More and more, people across the nation are teaming up to discuss and promote the evolution of entrepreneurship in rural areas.
Rural Rise is a group of collaborators working to champion rural entrepreneurship through local and national support organizations.
This post outlines some of the most important takeaways from Season 1, Episode 8 of The Keystone podcast: Empowering Rural Startup Communities With the Rural Rise Organizing Team.
1. There is no one-size-fits-all definition of rural entrepreneurship
Many define 'rural' by population or land use, but Rural Rise defines it as any area outside of an urban or suburban region that has self-identified as rural.
There isn’t a cookie-cutter model of the rural entrepreneurial ecosystem either.
For this reason, Rural Rise hosts monthly conference calls and created an annual summit to bring small-town entrepreneurs together to share their challenges, identify their similarities and differences, and find solutions.
Rural entrepreneurs are experts at seeing a need and filling it. Rural Rise is taking this already established can-do attitude and applying it to the broader problems that hinder economic development in rural communities.
2. Rural communities have unique advantages and disadvantages
Rural communities often face issues of infrastructure, including lack of broadband connectivity and limited access to transportation. A second challenge these communities come up against is raising awareness of resources and funding opportunities available to small businesses and individual entrepreneurs.
However, small towns have the upper hand in other ways. For example, social infrastructure is much stronger in rural communities than urban ones. Rural communities value connection and loyalty. As a result, personal and professional relationships are not only easier to form but are durable, too.
This human-centered economic development model is powerful. Compared to a large, impersonal company creating 300 jobs in a town only to close or sell out a few years later, businesses launched and built in small towns typically are more sustainable—the owner becomes a staple of the community and tied to a mission.
Not to mention, rural communities are resilient. They know how to reinvent themselves after large industries fail. Increasingly, urban centers are recognizing the harmful effects of the industrial age and looking to small-town models for answers, as rural communities have experienced hard times firsthand and have developed effective ecosystem-building tactics out of necessity.
3. Championing rural entrepreneurship is crucial to the survival of small towns
Rural entrepreneurship allows people from small towns to stay local rather than contribute to the ‘brain drain’ we see happening in smaller communities across the nation.
Notably, the impact of just one or two small businesses in a rural area is more significant than that in an urban area; it can change the trajectory of an entire town or region.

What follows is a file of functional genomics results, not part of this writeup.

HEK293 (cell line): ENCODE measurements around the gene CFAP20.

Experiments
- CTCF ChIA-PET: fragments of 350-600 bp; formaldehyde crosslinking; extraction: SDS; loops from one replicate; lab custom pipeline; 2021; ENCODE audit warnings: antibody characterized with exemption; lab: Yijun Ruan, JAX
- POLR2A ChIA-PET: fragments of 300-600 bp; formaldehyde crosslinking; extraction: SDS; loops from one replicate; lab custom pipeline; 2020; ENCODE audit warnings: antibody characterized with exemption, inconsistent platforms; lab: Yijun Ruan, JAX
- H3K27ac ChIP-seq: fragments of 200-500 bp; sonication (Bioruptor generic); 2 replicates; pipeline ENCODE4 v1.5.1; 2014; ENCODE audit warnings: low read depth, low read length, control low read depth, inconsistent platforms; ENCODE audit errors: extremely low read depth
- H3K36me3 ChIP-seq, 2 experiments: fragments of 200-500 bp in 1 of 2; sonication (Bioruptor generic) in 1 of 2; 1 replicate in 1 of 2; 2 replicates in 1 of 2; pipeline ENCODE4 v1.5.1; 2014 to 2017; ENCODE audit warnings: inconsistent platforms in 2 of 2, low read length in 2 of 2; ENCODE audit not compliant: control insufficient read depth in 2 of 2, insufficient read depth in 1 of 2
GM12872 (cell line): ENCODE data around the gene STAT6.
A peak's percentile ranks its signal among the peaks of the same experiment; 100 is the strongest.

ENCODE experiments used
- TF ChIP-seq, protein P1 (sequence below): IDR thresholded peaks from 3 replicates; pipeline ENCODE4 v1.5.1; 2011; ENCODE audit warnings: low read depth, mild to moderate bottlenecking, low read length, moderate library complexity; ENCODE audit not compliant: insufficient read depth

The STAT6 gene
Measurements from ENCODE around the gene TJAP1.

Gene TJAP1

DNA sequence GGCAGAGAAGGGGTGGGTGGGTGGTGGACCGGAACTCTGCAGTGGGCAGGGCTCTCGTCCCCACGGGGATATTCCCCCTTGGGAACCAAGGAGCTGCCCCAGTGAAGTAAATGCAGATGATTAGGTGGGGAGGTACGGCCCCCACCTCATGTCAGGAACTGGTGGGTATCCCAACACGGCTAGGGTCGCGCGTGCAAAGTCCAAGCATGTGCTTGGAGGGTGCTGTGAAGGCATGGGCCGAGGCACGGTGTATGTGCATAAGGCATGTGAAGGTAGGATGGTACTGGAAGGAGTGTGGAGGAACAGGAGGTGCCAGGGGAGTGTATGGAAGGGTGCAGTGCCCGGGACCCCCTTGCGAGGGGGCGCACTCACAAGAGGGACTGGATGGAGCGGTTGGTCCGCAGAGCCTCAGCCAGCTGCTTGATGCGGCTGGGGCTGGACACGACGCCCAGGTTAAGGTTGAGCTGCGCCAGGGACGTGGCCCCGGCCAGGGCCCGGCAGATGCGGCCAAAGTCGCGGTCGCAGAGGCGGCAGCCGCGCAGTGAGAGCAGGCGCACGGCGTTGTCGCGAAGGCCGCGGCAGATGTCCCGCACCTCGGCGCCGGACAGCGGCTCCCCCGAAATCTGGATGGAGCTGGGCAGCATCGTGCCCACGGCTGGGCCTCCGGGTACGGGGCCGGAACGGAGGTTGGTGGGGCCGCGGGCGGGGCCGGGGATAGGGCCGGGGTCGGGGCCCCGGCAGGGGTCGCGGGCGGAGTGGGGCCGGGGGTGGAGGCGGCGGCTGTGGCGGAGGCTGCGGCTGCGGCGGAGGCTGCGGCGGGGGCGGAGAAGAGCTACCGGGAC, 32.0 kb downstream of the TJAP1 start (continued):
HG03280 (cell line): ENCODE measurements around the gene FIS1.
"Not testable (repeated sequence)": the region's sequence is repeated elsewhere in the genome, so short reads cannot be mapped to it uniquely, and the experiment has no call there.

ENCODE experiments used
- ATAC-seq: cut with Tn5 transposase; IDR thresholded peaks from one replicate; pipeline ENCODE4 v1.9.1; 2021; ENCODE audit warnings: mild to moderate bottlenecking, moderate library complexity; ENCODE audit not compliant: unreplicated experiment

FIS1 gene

Shopping local, reviewing small businesses online, and liking and sharing their posts and stories through social media are little things you can do that go a long way in supporting rural entrepreneurship.
4. Stories of rural entrepreneurship often go untold
The types of businesses getting the most attention for their work are scalable 'unicorns' that appeal to the masses and make exorbitant amounts of money. It's a pretty narrow narrative of entrepreneurship that is often detrimental to those who don't fit the bill.
The reality is that there are already a ton of businesses and business owners in smaller communities. Yet because they look different from the unicorns, they can develop a self-defeating attitude that tells them that their stories pale in comparison to the ones coming out of large cities. To assuage self-sabotage, rural entrepreneurs need to feel valued and supported.
Notably, there are cultural differences in small towns that also inhibit self-promotion. People in rural communities tend to be humble about their achievements. Many have a much different definition of success than urban entrepreneurs as well. For a rural entrepreneur, success may look like having the money to buy jerseys for the high school football team and time to coach practices and show up at every game, not nationwide recognition and millions of dollars.
Rural entrepreneurs are often content by serving their families and communities. In fact, as a result, rural entrepreneurs usually craft a quality of life that far exceeds that of an urban setting. Within a consumerist society, however, the small town's more holistic definition of success gets overlooked—it's much more difficult to measure the qualitative characteristics of ‘the good life’ than quantitative dollars and cents.
Growth requires communication among small towns and with larger cities
Many small-town entrepreneurs are so focused on their business and families that it can be difficult for them to step outside of their day-to-day duties.
Yet Rural Rise is proving that there is immense value in rural communities uniting and sharing their stories. Creating a rural entrepreneurial network allows for synergy and opportunity, but more than anything, it inspires hope.
For this invested, tight-knit group of individuals working together toward a singular, impactful goal, the sky is the limit.
For more information on Rural Rise's mission, visit www.ruralrise.org.